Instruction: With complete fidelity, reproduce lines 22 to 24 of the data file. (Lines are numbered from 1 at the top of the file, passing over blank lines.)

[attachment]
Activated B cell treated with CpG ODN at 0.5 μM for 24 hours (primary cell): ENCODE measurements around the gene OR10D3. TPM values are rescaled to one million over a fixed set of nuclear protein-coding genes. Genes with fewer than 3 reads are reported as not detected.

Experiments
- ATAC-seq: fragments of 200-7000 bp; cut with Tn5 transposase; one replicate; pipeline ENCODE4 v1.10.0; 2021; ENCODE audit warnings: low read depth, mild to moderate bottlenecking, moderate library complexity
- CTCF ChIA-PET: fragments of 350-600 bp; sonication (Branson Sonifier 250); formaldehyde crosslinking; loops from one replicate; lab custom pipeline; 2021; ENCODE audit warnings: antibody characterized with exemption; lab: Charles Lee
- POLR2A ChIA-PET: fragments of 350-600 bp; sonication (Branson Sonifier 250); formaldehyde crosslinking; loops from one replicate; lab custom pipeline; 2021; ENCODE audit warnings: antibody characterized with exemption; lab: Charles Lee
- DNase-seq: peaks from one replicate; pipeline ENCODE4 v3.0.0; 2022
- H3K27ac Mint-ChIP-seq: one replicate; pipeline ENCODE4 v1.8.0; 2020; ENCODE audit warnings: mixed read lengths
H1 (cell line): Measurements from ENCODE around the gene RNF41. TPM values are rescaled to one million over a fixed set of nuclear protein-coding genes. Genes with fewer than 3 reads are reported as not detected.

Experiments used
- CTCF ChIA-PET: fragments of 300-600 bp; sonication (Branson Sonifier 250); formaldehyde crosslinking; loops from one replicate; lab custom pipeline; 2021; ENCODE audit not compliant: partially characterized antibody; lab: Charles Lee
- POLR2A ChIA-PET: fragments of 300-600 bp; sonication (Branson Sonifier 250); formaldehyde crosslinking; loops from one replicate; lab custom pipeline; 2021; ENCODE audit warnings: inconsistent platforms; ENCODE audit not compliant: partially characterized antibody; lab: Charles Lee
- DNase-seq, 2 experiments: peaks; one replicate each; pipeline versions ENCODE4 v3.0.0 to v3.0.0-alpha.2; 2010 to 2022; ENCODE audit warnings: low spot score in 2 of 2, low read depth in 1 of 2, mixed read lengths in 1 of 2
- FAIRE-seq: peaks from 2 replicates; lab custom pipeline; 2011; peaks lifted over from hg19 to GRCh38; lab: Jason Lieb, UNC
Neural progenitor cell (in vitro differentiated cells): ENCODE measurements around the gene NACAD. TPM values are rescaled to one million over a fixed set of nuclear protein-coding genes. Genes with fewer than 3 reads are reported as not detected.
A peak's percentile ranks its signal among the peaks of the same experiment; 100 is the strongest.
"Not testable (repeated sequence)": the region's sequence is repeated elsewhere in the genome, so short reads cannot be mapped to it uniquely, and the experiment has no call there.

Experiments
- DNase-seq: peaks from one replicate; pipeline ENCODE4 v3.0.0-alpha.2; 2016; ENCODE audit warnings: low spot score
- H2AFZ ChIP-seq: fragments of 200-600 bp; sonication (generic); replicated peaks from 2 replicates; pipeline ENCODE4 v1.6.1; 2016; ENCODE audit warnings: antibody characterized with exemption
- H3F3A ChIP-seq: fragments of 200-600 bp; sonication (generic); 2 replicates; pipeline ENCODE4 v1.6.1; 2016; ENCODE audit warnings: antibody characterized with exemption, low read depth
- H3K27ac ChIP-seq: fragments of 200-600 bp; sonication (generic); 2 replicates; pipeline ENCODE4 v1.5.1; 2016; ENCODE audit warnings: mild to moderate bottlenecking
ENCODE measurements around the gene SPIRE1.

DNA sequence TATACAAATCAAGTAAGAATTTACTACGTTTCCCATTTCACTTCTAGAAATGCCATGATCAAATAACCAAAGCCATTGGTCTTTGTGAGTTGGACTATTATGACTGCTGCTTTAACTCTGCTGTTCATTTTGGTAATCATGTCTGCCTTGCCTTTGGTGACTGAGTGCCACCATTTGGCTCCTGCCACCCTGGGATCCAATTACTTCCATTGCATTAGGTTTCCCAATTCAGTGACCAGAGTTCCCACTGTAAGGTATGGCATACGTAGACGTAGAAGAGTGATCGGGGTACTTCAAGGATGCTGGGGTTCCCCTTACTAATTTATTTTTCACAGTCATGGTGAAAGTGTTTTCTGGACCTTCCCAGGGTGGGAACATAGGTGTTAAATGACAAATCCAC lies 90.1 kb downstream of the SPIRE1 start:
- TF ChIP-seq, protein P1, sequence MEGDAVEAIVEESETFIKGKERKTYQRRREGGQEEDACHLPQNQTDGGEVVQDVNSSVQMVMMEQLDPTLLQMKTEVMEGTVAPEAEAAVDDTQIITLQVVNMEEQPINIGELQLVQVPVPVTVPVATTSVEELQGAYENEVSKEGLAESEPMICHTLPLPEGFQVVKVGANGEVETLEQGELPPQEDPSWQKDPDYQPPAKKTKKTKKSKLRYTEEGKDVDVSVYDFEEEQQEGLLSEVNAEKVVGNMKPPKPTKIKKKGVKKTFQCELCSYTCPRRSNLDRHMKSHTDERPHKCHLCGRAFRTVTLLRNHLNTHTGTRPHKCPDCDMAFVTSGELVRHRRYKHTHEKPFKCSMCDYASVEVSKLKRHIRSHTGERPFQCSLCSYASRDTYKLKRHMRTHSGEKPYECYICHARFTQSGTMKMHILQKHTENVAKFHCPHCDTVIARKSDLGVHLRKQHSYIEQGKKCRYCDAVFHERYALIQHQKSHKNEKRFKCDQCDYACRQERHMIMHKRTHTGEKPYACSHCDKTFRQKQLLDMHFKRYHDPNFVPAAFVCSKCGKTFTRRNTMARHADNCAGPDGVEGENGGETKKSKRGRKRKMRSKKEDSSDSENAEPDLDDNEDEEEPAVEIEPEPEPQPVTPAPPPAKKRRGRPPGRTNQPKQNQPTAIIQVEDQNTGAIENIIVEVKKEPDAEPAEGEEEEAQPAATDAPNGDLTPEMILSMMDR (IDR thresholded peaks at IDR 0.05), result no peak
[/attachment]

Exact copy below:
ENCODE measurements around the gene SPIRE1.

DNA sequence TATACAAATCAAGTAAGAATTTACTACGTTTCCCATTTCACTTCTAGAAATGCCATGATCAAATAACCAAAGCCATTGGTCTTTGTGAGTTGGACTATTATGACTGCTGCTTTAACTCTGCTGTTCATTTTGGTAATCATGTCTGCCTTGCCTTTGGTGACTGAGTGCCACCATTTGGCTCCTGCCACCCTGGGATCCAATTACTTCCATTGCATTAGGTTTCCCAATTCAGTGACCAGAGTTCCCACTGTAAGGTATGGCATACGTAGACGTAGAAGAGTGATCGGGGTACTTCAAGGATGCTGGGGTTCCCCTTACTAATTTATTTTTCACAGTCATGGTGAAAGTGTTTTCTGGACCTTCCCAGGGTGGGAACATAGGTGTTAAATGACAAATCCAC lies 90.1 kb downstream of the SPIRE1 start:
- TF ChIP-seq, protein P1, sequence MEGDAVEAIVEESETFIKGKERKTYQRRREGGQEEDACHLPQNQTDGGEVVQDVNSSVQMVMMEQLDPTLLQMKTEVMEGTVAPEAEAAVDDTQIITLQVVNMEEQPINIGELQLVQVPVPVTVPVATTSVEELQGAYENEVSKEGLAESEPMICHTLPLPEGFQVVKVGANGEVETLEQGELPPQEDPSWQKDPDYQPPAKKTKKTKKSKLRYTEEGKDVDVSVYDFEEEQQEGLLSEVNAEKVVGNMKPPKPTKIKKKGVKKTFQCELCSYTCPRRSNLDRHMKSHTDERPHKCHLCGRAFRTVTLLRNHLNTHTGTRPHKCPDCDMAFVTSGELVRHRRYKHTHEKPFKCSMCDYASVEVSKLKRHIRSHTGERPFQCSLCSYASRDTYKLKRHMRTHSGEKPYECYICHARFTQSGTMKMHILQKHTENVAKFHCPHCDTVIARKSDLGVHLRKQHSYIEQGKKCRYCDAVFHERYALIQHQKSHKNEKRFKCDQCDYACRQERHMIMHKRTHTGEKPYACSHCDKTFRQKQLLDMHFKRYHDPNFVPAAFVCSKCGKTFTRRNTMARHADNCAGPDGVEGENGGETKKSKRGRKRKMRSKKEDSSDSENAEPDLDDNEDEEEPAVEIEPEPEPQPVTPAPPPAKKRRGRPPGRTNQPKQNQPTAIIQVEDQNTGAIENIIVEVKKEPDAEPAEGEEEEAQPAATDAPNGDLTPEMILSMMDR (IDR thresholded peaks at IDR 0.05), result no peak